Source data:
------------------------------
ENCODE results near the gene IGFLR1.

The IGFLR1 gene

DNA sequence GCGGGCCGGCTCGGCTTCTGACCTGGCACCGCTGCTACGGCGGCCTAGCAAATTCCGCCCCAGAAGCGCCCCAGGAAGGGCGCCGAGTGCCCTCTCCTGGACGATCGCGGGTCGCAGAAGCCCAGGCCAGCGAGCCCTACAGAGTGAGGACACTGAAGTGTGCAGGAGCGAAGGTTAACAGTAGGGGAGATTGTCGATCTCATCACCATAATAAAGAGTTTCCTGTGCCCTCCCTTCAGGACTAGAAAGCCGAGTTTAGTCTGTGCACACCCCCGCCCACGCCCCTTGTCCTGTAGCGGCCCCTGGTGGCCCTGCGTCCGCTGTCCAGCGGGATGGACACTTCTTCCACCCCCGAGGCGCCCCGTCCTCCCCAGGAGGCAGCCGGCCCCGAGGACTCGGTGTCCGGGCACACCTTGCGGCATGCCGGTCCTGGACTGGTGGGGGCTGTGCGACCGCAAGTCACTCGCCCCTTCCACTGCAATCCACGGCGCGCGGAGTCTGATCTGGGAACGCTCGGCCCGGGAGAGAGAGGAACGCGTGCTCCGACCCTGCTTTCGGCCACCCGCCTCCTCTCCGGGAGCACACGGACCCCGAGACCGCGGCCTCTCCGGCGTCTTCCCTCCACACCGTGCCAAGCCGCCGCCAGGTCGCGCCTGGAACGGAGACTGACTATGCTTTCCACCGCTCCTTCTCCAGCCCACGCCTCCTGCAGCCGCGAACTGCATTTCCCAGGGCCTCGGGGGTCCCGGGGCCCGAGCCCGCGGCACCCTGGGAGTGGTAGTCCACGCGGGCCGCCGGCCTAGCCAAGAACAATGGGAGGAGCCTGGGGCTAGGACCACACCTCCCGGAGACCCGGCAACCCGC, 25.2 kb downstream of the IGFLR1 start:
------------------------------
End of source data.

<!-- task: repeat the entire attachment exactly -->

ENCODE results near the gene IGFLR1.

The IGFLR1 gene

DNA sequence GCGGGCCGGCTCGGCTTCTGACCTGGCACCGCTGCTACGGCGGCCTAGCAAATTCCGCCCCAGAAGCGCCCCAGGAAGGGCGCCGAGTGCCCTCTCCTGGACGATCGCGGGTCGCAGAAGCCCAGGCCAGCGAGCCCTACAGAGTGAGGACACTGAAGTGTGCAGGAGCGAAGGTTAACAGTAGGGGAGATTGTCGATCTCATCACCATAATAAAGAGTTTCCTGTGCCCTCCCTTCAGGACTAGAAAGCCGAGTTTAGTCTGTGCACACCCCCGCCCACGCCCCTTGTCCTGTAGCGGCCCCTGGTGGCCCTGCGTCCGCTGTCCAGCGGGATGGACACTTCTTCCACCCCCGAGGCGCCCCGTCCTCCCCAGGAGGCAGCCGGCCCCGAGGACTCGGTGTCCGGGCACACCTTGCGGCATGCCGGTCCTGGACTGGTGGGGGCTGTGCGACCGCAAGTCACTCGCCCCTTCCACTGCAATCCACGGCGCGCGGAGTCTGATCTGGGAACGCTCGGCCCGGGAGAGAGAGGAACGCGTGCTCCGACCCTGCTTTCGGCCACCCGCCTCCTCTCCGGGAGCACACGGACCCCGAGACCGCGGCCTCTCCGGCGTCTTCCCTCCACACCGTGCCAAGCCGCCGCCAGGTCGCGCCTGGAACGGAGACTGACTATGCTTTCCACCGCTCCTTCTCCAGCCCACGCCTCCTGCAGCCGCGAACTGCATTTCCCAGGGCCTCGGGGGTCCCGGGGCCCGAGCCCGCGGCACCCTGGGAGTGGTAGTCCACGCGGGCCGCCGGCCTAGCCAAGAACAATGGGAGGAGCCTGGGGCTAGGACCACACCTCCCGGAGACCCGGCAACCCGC, 25.2 kb downstream of the IGFLR1 start: